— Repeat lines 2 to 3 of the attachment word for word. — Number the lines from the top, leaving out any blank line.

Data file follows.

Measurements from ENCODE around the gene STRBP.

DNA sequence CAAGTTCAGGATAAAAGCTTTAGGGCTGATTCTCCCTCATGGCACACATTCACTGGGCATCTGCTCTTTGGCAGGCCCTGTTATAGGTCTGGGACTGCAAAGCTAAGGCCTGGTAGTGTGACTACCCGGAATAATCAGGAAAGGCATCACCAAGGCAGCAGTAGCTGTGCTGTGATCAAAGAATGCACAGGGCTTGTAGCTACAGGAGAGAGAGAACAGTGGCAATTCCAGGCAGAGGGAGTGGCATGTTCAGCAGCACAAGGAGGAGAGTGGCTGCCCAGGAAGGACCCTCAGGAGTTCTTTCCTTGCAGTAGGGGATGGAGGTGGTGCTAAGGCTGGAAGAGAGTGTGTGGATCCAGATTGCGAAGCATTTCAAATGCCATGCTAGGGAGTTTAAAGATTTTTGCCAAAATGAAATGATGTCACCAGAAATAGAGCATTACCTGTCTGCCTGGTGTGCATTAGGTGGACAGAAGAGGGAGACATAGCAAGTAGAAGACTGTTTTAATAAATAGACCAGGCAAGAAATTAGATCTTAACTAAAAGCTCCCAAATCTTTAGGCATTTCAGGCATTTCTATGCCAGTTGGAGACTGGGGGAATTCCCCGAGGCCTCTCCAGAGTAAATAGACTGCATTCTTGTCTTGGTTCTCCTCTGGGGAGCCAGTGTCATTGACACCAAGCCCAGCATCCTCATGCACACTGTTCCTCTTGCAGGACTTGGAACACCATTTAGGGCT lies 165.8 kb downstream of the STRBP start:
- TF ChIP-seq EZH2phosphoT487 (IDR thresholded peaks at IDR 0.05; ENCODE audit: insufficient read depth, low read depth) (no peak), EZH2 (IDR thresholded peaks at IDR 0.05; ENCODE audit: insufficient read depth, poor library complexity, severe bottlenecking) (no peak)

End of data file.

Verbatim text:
DNA sequence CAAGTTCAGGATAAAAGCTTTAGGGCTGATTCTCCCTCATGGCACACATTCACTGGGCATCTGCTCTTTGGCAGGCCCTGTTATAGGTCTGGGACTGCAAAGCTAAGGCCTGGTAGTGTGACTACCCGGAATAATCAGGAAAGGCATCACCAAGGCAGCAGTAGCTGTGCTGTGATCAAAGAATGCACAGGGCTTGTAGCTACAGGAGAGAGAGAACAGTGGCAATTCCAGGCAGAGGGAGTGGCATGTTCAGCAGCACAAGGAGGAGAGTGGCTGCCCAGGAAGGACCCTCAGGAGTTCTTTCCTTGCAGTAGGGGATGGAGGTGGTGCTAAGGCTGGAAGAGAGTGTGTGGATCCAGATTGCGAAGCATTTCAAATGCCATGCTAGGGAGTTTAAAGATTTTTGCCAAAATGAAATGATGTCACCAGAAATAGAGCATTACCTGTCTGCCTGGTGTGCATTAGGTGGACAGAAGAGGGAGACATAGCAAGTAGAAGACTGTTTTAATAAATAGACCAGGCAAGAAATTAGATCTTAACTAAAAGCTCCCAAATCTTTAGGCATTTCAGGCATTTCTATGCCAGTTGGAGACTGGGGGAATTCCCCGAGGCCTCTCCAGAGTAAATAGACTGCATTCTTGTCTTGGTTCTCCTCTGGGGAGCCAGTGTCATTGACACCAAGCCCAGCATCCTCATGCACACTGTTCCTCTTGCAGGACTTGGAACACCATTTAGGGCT lies 165.8 kb downstream of the STRBP start:
- TF ChIP-seq EZH2phosphoT487 (IDR thresholded peaks at IDR 0.05; ENCODE audit: insufficient read depth, low read depth) (no peak), EZH2 (IDR thresholded peaks at IDR 0.05; ENCODE audit: insufficient read depth, poor library complexity, severe bottlenecking) (no peak)